With something as subjective as a guitar, opinions can vary widely, as can the appeal one guitar can have to different people. For many, it’s more about the relationship between musician and instrument than anything else, while for others, it can be the visual aesthetic that resonates. One musician could pick up a guitar and sound like an untrained amateur, while another could deliver a virtuoso performance.
With that in mind, here are some of the guitars that stand out to our guitar experts Garry Shrum and Taylor Lewis in our upcoming Vintage Guitars & Musical Instruments Auction, which will be held March 15 in Dallas, Texas.
Director, Entertainment and Music Memorabilia
A 1957 Gibson Les Paul Custom Black Solid Body Electric Guitar is an amazing guitar in exceptional condition for being 62 years old. This Gibson guitar is an iconic one, that any enthusiast would love to have. The black hourglass body and gold-and silver-colored hardware are like your favorite pair of jeans: the appearance isn’t new, but the look is perfect, from years of use and TLC.
One of the most visually bold guitars in the auction is a 1993 Paul Reed Smith (PRS) Dragon I, Proto 6, Teal-Black Solid Body Electric Guitar. A rare and unblemished example draws attention immediately to the dragon inlay – much of which is in mother-of-pearl – that runs the entire length of the fretboard. Also notable is the dramatic flame in the wood on the front of the guitar’s body.
The back of the instrument is signed by Smith, the founder of PRS Guitars who is considered by many to be among the world’s master guitar makers.
A Circa 1968 Vox Mark VI Cherry Semi-Hollow Body Electric Guitar is a clean example of the popular Vox Teardrop guitar, but what sets this one apart from others is the rare cherry red finish. With a single cat-eye f-hole, original electronics and three saucer chrome knobs, this solid-bodied instrument is the style made famous by Brian Jones of the Rolling Stones.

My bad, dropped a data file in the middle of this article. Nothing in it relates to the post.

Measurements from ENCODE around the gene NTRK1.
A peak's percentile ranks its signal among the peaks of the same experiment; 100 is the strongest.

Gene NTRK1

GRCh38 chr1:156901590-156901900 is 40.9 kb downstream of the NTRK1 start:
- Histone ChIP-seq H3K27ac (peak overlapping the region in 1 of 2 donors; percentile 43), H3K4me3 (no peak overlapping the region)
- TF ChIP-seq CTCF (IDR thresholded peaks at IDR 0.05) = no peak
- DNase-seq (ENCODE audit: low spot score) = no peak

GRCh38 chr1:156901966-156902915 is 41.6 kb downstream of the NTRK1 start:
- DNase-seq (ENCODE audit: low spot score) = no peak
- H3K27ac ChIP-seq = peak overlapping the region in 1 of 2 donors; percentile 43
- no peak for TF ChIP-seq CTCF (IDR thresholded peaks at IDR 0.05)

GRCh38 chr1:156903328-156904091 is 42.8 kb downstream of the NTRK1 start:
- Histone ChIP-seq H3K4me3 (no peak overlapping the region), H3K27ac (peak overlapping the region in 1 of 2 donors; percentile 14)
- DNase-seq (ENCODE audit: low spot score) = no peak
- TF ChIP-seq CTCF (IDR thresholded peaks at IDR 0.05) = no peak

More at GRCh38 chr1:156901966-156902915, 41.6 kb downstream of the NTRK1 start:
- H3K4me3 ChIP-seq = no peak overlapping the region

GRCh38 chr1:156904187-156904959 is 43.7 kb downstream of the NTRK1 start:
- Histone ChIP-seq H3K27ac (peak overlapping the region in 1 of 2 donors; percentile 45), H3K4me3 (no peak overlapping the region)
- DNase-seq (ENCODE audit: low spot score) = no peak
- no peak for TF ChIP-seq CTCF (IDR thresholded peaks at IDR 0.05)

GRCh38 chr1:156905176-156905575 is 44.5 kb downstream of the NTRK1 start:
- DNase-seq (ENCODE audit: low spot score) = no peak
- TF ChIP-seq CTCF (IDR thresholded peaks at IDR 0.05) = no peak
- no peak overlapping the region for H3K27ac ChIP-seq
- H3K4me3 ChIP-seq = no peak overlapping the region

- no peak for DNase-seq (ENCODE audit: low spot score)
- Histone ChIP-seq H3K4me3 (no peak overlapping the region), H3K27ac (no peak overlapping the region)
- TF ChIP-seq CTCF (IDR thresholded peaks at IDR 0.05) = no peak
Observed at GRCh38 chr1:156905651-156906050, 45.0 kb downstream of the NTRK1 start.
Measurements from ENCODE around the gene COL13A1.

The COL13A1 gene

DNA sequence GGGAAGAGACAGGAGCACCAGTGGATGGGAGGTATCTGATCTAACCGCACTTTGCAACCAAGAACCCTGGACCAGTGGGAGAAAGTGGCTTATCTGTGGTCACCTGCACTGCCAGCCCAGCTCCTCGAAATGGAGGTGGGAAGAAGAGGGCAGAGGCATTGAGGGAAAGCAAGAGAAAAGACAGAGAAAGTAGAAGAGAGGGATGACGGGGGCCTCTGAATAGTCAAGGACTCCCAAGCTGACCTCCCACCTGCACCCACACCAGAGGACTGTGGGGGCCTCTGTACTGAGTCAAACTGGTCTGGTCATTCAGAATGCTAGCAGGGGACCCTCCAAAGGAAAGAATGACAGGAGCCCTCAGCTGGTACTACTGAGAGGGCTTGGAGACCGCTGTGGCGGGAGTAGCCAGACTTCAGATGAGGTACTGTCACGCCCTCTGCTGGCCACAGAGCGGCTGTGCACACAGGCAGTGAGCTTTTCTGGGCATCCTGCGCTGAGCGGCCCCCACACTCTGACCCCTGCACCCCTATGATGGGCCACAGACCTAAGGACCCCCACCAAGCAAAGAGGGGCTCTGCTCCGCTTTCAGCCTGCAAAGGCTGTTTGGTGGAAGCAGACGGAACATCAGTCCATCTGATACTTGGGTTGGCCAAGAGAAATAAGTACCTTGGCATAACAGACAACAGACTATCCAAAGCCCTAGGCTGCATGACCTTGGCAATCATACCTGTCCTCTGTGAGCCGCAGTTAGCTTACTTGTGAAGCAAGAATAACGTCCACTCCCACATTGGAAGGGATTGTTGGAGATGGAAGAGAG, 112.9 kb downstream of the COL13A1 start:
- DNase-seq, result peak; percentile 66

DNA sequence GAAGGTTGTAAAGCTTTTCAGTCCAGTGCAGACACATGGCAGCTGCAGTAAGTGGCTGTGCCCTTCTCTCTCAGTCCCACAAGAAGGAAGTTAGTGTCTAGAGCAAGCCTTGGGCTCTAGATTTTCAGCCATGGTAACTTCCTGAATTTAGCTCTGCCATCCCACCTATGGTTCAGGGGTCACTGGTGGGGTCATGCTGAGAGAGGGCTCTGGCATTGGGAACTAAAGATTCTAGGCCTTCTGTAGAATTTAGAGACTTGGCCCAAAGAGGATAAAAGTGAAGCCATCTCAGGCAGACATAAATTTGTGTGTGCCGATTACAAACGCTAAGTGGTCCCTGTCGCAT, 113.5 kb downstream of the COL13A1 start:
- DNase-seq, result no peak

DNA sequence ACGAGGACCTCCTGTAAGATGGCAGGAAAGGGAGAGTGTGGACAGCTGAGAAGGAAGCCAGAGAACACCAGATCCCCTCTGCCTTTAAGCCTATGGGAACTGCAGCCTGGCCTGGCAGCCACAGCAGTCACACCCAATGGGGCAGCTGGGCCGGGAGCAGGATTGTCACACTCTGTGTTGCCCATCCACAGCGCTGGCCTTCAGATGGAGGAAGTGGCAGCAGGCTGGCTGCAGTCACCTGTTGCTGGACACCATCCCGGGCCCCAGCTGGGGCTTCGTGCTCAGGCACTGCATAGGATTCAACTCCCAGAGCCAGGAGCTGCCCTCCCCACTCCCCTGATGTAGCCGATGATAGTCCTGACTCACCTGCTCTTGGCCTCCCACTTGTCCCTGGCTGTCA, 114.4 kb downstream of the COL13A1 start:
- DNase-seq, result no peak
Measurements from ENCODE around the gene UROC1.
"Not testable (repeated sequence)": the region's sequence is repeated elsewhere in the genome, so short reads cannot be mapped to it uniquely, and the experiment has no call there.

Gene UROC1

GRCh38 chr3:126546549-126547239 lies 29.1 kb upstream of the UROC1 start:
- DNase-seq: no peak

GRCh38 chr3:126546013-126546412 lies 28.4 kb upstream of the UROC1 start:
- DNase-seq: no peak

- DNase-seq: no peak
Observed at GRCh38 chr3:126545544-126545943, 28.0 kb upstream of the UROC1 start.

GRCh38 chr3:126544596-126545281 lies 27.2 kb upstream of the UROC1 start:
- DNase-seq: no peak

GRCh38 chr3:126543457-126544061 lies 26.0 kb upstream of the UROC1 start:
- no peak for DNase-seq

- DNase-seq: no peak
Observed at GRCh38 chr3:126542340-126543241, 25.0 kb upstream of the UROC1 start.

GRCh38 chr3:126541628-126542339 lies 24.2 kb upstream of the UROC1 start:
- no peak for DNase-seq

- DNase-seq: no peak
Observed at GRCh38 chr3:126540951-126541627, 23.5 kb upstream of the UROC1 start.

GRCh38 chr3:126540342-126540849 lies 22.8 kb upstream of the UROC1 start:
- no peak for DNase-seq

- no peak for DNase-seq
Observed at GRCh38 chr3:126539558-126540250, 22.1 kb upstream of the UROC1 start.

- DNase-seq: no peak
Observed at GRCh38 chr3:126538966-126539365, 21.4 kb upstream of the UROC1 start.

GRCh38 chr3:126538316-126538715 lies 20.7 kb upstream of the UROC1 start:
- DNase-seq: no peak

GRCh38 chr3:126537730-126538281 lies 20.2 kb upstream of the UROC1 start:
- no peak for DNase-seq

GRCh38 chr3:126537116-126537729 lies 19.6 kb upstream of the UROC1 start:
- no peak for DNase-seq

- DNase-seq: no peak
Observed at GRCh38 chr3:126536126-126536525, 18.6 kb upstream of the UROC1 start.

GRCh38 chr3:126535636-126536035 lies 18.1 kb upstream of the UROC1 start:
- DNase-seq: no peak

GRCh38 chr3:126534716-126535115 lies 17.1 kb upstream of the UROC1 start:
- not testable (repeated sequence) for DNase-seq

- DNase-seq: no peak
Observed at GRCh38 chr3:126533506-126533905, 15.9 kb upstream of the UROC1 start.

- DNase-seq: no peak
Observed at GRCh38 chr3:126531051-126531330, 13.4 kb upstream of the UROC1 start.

Video Production Specialist, Guitar Enthusiast and Collector
A Circa 1995 Teuffel BirdFish Blue Electric Guitar is a fascinating instrument with a futuristic appearance. Built by Ulrich Teuffel, this extreme guitar is a very early production, although no serial numbers or dates have been found on it. The electronics are in working order, and the lot includes extra tone bars and pick-ups.
What’s amazing about this instrument is that while its appearance is unquestionably unusual, it also is one of the most comfortable to play. The birdseye maple on the neck is as comfortable to play as it is beautiful. The ability to change out the wood (or “tone bars”) and pickups make this guitar as functional as it is eye-catching.
Another instrument with a look that commands attention is 1998 Jackson Roswell Rhoads Aluminum Solid Body Electric Guitar. A custom Jackson guitar, it is No. 121 in a run of just 135 made from striking aluminum. Artistic down to its smallest detail, even the volume knob is designed like a small flying saucer.
The signature style played by former Ozzie Osbourne and Quiet Riot guitarist Randy Rhodes, the instrument is simple, in both appearance and functionality, with a single pickup and volume control that makes for a no-frills playing experience. The ebony fretboard features mother-of-pearl crop circle inlays, with a unique serial number engraved into the last fret. Complete with locking tuners, the headstock is molded into a miniature version of the guitar’s body.
Maybe the most appealing feature on the 1964 Gretsch Custom Black Semi-Hollow Body Electric Guitar is the cat-eye F holes. This design was extremely rare for Gretsch guitars until the early 2000s, when they were used on the company’s “historic series.”